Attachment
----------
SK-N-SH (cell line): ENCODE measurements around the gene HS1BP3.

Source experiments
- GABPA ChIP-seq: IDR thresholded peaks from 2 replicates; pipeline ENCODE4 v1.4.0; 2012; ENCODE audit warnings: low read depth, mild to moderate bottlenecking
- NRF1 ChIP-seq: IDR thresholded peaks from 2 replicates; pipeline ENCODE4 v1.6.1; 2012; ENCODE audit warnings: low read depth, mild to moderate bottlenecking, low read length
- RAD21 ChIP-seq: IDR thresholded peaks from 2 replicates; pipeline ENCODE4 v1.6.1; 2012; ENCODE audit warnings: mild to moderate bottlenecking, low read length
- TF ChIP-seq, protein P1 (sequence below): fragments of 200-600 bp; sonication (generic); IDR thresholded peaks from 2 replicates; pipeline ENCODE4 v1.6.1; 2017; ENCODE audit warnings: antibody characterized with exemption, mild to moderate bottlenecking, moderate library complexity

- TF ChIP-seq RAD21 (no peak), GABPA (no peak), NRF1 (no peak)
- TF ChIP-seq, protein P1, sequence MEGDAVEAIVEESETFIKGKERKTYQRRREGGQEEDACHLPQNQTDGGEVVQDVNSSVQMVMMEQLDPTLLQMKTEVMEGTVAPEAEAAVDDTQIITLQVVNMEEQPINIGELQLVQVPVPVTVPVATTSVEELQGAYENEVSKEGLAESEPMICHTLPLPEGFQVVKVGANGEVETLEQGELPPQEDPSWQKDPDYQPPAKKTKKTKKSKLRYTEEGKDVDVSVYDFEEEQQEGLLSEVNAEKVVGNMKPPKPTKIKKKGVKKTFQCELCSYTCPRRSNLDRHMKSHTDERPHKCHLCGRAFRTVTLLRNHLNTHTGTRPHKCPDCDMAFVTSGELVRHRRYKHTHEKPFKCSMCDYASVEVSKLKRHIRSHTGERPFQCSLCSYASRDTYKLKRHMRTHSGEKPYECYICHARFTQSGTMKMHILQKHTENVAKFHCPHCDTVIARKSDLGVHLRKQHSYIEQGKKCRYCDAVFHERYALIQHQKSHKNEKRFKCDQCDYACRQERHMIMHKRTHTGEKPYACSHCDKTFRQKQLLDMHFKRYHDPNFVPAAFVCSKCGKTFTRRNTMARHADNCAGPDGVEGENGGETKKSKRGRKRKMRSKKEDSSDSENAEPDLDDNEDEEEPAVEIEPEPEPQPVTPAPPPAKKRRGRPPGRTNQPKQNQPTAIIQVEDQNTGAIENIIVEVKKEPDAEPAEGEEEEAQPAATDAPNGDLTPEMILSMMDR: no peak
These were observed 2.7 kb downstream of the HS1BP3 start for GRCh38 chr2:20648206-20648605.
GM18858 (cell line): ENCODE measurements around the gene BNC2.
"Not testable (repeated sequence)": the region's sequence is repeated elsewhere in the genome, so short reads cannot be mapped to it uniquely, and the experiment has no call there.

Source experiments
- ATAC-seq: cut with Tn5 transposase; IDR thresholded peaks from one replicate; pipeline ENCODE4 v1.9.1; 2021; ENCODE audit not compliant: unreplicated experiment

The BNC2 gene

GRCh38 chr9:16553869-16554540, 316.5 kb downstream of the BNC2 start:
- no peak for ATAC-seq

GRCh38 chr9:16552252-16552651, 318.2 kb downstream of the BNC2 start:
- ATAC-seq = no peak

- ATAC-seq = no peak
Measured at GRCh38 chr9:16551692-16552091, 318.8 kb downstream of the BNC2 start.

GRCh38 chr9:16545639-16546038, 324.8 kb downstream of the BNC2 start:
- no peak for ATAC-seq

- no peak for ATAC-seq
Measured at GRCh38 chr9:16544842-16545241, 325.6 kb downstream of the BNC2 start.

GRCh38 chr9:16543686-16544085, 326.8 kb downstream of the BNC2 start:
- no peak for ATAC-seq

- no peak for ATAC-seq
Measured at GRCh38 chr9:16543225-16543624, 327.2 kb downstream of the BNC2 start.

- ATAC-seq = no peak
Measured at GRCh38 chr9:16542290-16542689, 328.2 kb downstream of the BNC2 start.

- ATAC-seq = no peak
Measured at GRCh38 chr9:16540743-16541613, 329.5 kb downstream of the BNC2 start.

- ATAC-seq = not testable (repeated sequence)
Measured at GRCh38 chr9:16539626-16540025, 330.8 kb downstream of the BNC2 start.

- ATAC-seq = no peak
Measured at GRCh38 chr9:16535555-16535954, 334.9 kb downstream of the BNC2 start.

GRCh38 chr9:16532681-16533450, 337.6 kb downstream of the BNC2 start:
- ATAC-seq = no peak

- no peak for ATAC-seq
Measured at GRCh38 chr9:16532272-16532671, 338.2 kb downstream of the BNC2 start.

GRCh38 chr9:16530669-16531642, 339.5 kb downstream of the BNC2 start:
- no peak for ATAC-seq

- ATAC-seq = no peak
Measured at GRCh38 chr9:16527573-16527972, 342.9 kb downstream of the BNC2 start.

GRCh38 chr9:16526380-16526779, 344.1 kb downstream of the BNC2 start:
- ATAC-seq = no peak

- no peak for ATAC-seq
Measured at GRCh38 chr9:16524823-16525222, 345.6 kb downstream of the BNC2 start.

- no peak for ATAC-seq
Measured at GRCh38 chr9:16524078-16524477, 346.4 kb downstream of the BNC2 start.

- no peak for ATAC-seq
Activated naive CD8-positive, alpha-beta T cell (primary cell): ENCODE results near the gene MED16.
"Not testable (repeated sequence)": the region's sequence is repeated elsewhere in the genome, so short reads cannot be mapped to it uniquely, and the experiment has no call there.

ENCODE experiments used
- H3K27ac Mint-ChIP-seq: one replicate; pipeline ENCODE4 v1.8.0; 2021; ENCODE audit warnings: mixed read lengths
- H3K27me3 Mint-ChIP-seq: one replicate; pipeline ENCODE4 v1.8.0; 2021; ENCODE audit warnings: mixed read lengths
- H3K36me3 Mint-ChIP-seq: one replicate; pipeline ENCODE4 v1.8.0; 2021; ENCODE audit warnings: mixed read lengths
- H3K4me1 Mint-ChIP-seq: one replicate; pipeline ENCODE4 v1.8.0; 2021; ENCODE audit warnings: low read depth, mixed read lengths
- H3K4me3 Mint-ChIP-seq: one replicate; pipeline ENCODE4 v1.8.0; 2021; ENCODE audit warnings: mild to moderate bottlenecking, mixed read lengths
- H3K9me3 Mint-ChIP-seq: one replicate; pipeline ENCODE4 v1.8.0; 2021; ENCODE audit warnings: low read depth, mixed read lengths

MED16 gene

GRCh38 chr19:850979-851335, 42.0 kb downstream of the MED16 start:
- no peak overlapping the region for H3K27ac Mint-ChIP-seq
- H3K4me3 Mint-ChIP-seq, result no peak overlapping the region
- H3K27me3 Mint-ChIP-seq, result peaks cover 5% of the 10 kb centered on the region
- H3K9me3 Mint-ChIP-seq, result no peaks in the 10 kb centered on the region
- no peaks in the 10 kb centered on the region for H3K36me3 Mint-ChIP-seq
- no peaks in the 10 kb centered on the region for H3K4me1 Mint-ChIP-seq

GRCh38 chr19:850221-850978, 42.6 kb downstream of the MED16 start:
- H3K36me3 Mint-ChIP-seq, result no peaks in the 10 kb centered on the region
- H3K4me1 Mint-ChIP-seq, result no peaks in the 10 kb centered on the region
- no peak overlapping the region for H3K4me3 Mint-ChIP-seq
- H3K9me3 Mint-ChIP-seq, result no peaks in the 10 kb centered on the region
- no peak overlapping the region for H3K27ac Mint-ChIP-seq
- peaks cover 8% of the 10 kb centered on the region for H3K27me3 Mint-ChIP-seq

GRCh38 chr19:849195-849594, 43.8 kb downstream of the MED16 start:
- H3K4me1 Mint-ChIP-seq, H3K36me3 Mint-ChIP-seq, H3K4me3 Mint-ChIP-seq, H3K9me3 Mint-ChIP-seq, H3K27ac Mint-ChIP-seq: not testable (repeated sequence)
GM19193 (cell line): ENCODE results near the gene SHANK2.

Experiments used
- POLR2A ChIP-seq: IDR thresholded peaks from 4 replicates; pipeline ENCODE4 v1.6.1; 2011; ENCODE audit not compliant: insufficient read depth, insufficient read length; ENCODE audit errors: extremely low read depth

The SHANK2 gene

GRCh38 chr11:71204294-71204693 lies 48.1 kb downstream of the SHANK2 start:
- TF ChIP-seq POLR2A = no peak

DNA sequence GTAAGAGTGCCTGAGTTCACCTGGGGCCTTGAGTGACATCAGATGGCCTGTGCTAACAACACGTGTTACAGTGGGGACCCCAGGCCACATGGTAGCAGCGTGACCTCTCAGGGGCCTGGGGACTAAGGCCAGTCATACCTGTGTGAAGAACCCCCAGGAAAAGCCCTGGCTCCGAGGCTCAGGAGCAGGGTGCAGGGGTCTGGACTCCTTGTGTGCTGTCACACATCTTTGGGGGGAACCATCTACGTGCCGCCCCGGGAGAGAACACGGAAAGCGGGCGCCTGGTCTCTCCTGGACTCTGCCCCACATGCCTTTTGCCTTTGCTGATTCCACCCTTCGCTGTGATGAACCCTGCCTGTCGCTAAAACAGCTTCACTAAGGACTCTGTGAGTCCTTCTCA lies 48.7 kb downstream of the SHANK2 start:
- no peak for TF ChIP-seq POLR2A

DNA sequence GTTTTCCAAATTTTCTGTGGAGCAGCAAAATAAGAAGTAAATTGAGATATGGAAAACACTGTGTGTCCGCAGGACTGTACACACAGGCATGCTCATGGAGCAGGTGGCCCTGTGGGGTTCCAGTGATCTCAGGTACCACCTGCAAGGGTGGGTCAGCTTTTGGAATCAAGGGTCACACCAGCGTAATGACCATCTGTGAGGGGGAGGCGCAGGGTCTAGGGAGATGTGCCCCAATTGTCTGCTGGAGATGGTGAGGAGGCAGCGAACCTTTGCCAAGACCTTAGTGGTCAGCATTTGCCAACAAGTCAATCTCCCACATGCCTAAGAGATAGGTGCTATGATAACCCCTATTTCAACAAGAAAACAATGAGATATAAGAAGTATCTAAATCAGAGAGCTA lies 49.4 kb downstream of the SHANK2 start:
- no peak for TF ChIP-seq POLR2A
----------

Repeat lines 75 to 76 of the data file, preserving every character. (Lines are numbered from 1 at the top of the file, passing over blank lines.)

- peaks cover 8% of the 10 kb centered on the region for H3K27me3 Mint-ChIP-seq

GRCh38 chr19:849195-849594, 43.8 kb downstream of the MED16 start: